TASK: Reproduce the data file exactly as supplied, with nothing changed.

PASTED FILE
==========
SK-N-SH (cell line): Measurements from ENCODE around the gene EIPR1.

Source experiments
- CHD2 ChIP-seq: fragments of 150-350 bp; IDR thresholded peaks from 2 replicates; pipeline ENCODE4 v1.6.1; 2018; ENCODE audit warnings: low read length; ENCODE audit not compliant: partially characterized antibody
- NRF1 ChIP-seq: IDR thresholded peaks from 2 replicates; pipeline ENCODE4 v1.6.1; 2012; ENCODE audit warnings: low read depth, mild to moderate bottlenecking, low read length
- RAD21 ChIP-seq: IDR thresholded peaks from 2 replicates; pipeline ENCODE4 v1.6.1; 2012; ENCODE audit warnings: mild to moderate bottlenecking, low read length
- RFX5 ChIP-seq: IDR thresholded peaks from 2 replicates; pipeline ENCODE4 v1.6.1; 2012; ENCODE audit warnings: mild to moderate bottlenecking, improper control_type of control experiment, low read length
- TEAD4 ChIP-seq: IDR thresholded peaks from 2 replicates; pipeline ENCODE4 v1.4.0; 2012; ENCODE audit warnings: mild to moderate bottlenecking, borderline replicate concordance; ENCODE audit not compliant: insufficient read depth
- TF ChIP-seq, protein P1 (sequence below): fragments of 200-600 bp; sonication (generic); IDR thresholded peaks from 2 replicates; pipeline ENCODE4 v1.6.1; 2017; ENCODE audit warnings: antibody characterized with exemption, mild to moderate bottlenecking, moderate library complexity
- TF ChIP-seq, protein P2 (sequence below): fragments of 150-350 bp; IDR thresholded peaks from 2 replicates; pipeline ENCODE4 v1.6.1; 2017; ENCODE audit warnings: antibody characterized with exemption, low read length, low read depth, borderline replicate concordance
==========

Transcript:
SK-N-SH (cell line): Measurements from ENCODE around the gene EIPR1.

Source experiments
- CHD2 ChIP-seq: fragments of 150-350 bp; IDR thresholded peaks from 2 replicates; pipeline ENCODE4 v1.6.1; 2018; ENCODE audit warnings: low read length; ENCODE audit not compliant: partially characterized antibody
- NRF1 ChIP-seq: IDR thresholded peaks from 2 replicates; pipeline ENCODE4 v1.6.1; 2012; ENCODE audit warnings: low read depth, mild to moderate bottlenecking, low read length
- RAD21 ChIP-seq: IDR thresholded peaks from 2 replicates; pipeline ENCODE4 v1.6.1; 2012; ENCODE audit warnings: mild to moderate bottlenecking, low read length
- RFX5 ChIP-seq: IDR thresholded peaks from 2 replicates; pipeline ENCODE4 v1.6.1; 2012; ENCODE audit warnings: mild to moderate bottlenecking, improper control_type of control experiment, low read length
- TEAD4 ChIP-seq: IDR thresholded peaks from 2 replicates; pipeline ENCODE4 v1.4.0; 2012; ENCODE audit warnings: mild to moderate bottlenecking, borderline replicate concordance; ENCODE audit not compliant: insufficient read depth
- TF ChIP-seq, protein P1 (sequence below): fragments of 200-600 bp; sonication (generic); IDR thresholded peaks from 2 replicates; pipeline ENCODE4 v1.6.1; 2017; ENCODE audit warnings: antibody characterized with exemption, mild to moderate bottlenecking, moderate library complexity
- TF ChIP-seq, protein P2 (sequence below): fragments of 150-350 bp; IDR thresholded peaks from 2 replicates; pipeline ENCODE4 v1.6.1; 2017; ENCODE audit warnings: antibody characterized with exemption, low read length, low read depth, borderline replicate concordance